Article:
GNU Make: Difference between revisions

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==.DELETE_ON_ERROR==
==Important [http://www.gnu.org/software/autoconf/manual/make/Special-Targets.html#Special-Targets Special Targets]==
===.DELETE_ON_ERROR===
* Generally, if make fails to build a target, and the target corresponds to a file, you want that file removed.
* Generally, if make fails to build a target, and the target corresponds to a file, you want that file removed.
** Why might this happen? Ctrl-c being pressed during a build. Multiple statements in a build recipe. Memory allocation failure during build. Any number of things.
** Why might this happen? Ctrl-c being pressed during a build. Multiple statements in a build recipe. Memory allocation failure during build. Any number of things.
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** <tt>kill -9</tt>'ing <tt>make</tt> will prevent this from happening! :/
** <tt>kill -9</tt>'ing <tt>make</tt> will prevent this from happening! :/
* [[gcc]] and some other tools will clean up on error, for some cases. Use <tt>.DELETE_ON_ERROR</tt> to be safe.
* [[gcc]] and some other tools will clean up on error, for some cases. Use <tt>.DELETE_ON_ERROR</tt> to be safe.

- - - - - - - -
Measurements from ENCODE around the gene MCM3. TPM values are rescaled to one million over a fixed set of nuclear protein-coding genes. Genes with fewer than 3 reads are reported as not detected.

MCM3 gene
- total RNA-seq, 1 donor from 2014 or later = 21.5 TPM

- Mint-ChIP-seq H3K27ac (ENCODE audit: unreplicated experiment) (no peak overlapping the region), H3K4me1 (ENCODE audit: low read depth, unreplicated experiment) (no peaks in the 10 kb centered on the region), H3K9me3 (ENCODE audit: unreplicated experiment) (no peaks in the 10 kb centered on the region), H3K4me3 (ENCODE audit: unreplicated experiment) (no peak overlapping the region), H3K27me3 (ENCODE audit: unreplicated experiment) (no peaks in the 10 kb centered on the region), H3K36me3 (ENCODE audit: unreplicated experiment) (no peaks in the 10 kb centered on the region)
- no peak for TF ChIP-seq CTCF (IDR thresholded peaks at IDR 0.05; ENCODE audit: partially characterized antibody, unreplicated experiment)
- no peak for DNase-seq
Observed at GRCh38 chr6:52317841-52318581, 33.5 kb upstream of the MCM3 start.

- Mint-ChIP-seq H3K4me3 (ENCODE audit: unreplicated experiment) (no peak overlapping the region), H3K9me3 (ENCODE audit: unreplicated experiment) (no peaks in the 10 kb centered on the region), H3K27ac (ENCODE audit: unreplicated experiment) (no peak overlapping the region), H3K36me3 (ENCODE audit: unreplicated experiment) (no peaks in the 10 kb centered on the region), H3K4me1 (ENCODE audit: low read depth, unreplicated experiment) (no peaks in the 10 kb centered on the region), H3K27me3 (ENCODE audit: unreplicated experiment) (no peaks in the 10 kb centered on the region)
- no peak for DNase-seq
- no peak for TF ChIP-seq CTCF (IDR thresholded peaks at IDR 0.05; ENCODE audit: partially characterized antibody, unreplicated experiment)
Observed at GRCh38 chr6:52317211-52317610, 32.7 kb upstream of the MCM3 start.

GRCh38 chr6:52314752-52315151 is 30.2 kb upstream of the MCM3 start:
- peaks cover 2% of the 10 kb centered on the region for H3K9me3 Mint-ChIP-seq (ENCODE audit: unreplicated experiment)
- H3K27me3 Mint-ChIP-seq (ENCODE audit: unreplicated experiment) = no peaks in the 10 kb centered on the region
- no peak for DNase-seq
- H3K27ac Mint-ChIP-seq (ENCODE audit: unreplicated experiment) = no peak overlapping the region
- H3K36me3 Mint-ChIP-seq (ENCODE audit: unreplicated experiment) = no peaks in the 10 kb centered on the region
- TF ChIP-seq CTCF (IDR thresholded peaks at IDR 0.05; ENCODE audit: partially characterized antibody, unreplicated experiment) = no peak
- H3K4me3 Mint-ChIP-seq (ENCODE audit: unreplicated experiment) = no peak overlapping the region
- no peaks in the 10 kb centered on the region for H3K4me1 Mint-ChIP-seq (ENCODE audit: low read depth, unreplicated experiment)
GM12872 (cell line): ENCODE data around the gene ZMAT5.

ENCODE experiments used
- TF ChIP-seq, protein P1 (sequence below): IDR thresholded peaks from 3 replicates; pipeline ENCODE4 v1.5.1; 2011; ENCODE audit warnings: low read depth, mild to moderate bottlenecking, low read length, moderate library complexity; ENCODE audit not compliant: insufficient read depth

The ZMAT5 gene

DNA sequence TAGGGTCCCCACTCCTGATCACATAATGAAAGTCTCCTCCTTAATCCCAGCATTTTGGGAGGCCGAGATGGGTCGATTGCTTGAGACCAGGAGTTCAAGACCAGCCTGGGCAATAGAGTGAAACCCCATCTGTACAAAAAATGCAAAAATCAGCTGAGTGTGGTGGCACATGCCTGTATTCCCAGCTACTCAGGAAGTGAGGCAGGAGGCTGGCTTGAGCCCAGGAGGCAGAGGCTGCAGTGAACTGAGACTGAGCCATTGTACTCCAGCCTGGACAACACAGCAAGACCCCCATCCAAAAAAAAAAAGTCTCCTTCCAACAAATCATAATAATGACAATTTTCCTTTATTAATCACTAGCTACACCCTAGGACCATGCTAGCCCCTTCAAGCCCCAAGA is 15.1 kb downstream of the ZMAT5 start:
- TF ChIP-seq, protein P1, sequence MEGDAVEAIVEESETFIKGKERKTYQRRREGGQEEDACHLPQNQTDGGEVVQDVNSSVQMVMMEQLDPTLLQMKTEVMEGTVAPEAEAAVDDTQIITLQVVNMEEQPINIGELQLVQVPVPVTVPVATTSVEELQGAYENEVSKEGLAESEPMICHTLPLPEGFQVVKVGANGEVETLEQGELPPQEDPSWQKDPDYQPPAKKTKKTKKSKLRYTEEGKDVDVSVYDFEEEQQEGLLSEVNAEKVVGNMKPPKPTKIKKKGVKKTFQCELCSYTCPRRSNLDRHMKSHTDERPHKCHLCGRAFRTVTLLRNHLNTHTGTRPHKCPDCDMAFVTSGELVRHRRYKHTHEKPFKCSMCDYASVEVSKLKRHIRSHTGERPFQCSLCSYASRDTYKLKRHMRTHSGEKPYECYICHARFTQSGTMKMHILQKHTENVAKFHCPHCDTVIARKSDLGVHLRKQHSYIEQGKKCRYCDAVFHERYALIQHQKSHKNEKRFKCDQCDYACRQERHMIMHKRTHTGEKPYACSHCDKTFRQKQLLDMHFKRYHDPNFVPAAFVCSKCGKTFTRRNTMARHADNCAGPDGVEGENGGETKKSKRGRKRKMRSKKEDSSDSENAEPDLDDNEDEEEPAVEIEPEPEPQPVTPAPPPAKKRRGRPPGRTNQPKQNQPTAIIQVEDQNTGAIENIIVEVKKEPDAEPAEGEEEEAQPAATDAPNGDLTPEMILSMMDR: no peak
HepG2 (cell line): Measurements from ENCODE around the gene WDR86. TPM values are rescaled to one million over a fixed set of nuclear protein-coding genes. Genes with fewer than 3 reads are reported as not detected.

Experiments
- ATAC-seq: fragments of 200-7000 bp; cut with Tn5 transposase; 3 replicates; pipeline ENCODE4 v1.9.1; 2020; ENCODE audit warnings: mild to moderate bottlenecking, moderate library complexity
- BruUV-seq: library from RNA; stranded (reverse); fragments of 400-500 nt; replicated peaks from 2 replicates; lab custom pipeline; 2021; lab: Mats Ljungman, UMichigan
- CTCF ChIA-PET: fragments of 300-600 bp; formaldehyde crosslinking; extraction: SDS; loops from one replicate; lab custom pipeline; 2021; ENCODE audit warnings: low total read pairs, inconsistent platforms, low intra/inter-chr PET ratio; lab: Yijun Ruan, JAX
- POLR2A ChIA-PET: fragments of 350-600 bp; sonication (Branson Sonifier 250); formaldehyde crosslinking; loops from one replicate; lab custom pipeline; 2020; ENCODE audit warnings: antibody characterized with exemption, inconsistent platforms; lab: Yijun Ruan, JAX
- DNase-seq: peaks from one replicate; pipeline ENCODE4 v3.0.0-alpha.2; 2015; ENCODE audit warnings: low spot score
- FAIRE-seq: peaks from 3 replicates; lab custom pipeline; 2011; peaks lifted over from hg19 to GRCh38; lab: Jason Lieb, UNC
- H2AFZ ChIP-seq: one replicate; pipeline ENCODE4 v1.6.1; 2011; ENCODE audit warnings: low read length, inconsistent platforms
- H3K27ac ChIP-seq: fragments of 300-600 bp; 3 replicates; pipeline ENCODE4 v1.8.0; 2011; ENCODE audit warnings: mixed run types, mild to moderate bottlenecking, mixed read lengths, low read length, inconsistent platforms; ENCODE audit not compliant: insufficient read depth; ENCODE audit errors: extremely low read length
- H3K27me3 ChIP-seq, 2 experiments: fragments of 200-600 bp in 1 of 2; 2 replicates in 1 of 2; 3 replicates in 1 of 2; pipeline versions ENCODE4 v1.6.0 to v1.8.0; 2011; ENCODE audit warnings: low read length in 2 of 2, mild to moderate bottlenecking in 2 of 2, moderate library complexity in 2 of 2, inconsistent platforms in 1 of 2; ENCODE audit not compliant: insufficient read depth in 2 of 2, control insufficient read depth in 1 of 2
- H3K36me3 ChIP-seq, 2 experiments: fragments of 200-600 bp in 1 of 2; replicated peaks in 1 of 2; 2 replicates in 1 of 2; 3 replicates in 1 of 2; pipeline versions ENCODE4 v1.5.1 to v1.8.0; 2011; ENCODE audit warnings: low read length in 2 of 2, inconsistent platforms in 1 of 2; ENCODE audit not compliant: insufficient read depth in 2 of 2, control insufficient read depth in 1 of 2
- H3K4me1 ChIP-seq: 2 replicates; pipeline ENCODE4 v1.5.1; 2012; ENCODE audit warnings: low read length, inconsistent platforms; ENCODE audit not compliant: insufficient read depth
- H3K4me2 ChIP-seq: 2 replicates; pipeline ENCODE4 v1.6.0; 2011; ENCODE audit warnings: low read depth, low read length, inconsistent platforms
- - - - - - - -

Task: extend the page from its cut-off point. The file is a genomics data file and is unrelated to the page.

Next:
===.PHONY:===
* GNU Make manual section 4.6, "[http://www.gnu.org/software/autoconf/manual/make/Phony-Targets.html#Phony-Targets Phony Targets]"
* <tt>clean</tt>, <tt>all</tt>, <tt>test</tt> targets ought almost always be <tt>.PHONY</tt>
===.DEFAULT:===
* GNU Make manual section 10.6, "[http://www.gnu.org/software/autoconf/manual/make/Last-Resort.html Defining Last Resort Rules]"


==Make and [[subversion]]==
==Make and [[subversion]]==

Revision as of 10:07, 19 September 2009

Important Special Targets

.DELETE_ON_ERROR

  • Generally, if make fails to build a target, and the target corresponds to a file, you want that file removed.
    • Why might this happen? Ctrl-c being pressed during a build. Multiple statements in a build recipe. Memory allocation failure during build. Any number of things.
  • By adding .DELETE_ON_ERROR to the Makefile, this becomes the default behavior.
    • kill -9'ing make will prevent this from happening! :/
  • gcc and some other tools will clean up on error, for some cases. Use .DELETE_ON_ERROR to be safe.

.PHONY:

  • GNU Make manual section 4.6, "Phony Targets"
  • clean, all, test targets ought almost always be .PHONY

.DEFAULT:

Make and subversion

  • After running make in a pristine tree, the output of svn status ought be empty. Use svn:ignore properties to ignore your generated files.
    • Most importantly, svn status should not show any entries in the 'M'odified state. This indicates either generated files being checked into source control, or the build process modifying source in-place (the same thing, really)
    • If svn:ignore is properly used, the following rule suffices as a project-independent clean target, assuming the presence of xmlstarlet:
      svn --xml --no-ignore status | xmlstarlet sel -t -m //entry -i "wc-status[@item='ignored']" -v @path -n | xargs rm -rf